Edwards Syndrome (Trisomy 18)
What is Edwards syndrome (trisomy 18)?
Edwards syndrome, also known as trisomy 18, is a very severe genetic condition that affects how your child’s body develops and grows. Children diagnosed with trisomy 18 have a low birth weight, multiple birth defects and defining physical characteristics.
Who does Edwards syndrome (trisomy 18) affect?
Edwards syndrome (trisomy 18) can affect anyone. The condition occurs when a person has an extra copy of chromosome 18, which is random and unpredictable. The likelihood that a parent will have a child with Edwards syndrome (trisomy 18) increases with maternal age at the time of pregnancy. If a parent had a child with Edwards syndrome (trisomy 18) and becomes pregnant again, it’s unlikely they’ll have another child diagnosed with the same condition (no more than 1%).
How common is Edwards syndrome (trisomy 18)?
Edwards syndrome (trisomy 18) occurs in an estimated 1 out of every 5,000 to 6,000 live births. The condition is more common during pregnancy (1 out of every 2,500 pregnancies), but most (at least 95%) fetuses don’t survive full term due to complications from the diagnosis, so pregnancies can end in miscarriage or babies are stillborn.
When was Edwards syndrome (trisomy 18) discovered?
John Hilton Edwards, et al., discovered Edwards syndrome (trisomy 18) in 1960 after researching a newborn with multiple congenital complications and issues with cognitive development. They reported their discovery and identified the condition as the result of a third cell attaching to a pair of chromosomes at chromosome 18 (trisomy 18).
Symptoms and Causes
What are the symptoms of Edwards syndrome (trisomy 18)?
Symptoms of Edwards syndrome (trisomy 18) typically include poor growth before and after birth, multiple birth defects and severe developmental delays or learning problems. Symptoms are present during pregnancy and after your child is born.
Symptoms of Edwards syndrome (trisomy 18) during pregnancy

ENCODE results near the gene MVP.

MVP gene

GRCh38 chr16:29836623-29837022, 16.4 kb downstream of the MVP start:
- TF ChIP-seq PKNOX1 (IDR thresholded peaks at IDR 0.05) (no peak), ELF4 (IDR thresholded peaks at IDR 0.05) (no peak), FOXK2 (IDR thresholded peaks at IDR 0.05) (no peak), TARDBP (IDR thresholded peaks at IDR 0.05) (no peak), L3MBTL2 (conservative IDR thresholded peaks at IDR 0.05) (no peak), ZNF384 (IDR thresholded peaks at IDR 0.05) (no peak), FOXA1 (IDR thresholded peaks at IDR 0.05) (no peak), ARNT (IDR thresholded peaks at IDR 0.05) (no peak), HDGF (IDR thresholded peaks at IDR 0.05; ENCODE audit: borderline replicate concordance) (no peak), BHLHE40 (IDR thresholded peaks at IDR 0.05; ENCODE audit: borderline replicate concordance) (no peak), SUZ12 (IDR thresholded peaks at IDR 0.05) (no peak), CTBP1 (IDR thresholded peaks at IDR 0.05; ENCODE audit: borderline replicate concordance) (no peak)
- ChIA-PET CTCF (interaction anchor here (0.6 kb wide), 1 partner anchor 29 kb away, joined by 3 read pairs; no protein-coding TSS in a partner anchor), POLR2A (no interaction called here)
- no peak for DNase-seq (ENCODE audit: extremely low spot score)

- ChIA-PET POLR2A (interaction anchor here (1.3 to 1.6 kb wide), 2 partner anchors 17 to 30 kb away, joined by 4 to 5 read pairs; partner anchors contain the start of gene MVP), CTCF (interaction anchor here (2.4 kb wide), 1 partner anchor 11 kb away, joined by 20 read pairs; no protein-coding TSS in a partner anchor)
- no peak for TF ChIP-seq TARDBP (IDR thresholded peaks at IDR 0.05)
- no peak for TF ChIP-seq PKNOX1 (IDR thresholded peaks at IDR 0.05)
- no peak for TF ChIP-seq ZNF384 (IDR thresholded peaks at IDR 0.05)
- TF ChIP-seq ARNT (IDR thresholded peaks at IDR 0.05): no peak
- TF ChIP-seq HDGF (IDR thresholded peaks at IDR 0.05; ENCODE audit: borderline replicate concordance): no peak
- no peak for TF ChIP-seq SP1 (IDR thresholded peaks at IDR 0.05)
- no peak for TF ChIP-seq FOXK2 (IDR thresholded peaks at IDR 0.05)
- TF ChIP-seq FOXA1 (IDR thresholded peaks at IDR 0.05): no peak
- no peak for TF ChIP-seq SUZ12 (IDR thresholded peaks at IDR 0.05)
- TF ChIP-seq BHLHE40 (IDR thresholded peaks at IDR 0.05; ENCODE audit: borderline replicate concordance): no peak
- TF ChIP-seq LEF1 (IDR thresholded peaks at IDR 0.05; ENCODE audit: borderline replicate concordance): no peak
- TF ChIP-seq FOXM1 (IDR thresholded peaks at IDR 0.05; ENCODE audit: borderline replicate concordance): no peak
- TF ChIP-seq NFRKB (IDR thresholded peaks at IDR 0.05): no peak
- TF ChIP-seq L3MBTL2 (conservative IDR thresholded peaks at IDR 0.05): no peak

Your healthcare provider will look for signs of Edwards syndrome (trisomy 18) during a prenatal ultrasound, including:
- Very little fetal activity.
- A single artery in your umbilical cord.
- A small placenta.
- Birth defects.
- Your fetus is surrounded by too much amniotic fluid (polyhydramnios).
An Edwards syndrome diagnosis can result in a live birth, but trisomy 18 most often causes a miscarriage during the first three months of pregnancy or the baby is stillborn.
Characteristics of Edwards syndrome (trisomy 18) after birth
After your baby is born, your child likely has physical characteristics of Edwards syndrome (trisomy 18), including:
- Decreased muscle tone (hypotonia).
- Low-set ears.
- Internal organs forming or functioning differently (heart and lungs).
- Issues with cognitive development (intellectual disabilities), which are typically severe.
- Overlapping fingers and/or clubfeet.
- Small physical size (head, mouth and jaw).
- Weak cry and minimal response to sound.
Severe symptoms of Edwards syndrome (trisomy 18)
Because children diagnosed with Edwards syndrome (trisomy 18) have underdeveloped bodies, the side effects of the condition have serious and often life-threatening consequences, including:
- Congenital heart disease and kidney disease (present at birth).
- Breathing abnormalities (respiratory failure).
- Gastrointestinal tract and abdominal wall issues and birth defects.
Issues relating to the heart affect nearly 90% of children diagnosed with Edwards syndrome (trisomy 18) and are the leading cause of premature death among infants who have the condition, next to respiratory failure.
What causes Edwards syndrome (trisomy 18)?
Having three copies of chromosome 18 instead of the typical two causes Edwards syndrome (trisomy 18).
All humans have 46 chromosomes that divide into 23 pairs. Chromosomes carry your DNA in cells, which tells your body how to form and function as its instruction manual. You receive one set of chromosomes from each of your parents.
When cells form, they start in reproductive organs as one fertilized cell (sperm in males and eggs in females). Cells divide (meiosis) to create pairs by copying themselves. The cell’s copy contains half the amount of DNA as the original cell, 23 chromosomes from 46, and each chromosome pair has a number.
During egg and sperm formation when chromosome pairs are supposed to divide, there’s a chance that a chromosome pair will not divide (as if they are too sticky) and both copies will be included in the egg or sperm. When fertilization happens, those two copies join one from the other parent so the result is three copies in total. The incorrect number of chromosomes is unpredictable and random and isn’t the result of something the parents did before or during pregnancy.
When a third copy of a cell joins a pair, a trisomy occurs. Trisomy means “three bodies.” If someone receives an Edwards syndrome diagnosis, they have a third copy of chromosome 18 in their cells.
Diagnosis and Tests
How is Edwards syndrome (trisomy 18) diagnosed?
Diagnosis of Edwards syndrome (trisomy 18) begins during pregnancy, and confirmation of the diagnosis occurs either before or after your baby is born. Your healthcare provider will look for signs of Edwards syndrome (trisomy 18) during a routine ultrasound screening, including fetal activity, the amniotic fluid surrounding your fetus and the size of your placenta. If signs of a genetic condition are present, your healthcare provider may offer additional testing for confirmation.